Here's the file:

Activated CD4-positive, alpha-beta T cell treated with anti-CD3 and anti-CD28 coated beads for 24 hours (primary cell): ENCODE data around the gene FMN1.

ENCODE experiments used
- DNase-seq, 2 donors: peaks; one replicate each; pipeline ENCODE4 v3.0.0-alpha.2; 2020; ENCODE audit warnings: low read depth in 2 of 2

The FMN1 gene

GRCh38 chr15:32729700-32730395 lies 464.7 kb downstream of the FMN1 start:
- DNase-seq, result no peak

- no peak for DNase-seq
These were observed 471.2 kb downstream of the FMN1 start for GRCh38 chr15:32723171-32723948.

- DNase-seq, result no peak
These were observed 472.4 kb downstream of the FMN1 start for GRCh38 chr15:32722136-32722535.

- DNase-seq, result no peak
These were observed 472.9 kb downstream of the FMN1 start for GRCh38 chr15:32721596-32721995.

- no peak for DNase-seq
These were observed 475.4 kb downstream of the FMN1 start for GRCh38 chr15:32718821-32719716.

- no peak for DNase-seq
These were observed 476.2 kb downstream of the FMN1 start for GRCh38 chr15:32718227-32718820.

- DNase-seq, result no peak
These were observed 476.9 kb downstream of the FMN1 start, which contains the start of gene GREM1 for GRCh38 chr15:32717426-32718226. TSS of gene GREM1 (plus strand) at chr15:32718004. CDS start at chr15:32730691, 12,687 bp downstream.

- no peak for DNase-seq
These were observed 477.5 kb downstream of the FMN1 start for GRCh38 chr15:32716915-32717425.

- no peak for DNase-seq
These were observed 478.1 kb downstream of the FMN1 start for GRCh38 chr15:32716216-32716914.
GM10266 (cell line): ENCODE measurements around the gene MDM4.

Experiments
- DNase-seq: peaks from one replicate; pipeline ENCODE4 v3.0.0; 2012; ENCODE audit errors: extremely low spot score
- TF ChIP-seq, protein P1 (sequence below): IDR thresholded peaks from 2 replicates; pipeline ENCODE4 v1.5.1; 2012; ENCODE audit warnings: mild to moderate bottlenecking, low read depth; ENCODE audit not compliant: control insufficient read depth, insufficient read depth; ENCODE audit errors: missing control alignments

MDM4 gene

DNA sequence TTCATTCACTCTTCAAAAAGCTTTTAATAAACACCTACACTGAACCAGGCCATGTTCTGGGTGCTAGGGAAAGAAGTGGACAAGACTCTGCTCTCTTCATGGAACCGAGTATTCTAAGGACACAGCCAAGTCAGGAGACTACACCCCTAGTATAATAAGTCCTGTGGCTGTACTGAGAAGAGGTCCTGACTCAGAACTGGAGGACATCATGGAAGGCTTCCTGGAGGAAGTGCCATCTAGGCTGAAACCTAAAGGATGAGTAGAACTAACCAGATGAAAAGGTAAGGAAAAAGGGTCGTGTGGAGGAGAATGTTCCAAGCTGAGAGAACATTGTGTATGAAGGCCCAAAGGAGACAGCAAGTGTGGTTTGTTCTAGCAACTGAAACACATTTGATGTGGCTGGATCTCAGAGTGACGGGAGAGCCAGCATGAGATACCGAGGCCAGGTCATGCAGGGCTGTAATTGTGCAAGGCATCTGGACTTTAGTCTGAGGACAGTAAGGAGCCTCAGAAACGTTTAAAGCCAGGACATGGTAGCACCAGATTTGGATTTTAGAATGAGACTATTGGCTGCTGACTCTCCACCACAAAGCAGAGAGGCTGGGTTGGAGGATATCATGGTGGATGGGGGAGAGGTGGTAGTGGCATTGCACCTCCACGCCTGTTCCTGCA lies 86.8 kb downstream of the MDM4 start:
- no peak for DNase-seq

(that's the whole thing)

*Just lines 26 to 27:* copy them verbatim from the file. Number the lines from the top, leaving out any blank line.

- TF ChIP-seq, protein P1 (sequence below): IDR thresholded peaks from 2 replicates; pipeline ENCODE4 v1.5.1; 2012; ENCODE audit warnings: mild to moderate bottlenecking, low read depth; ENCODE audit not compliant: control insufficient read depth, insufficient read depth; ENCODE audit errors: missing control alignments

MDM4 gene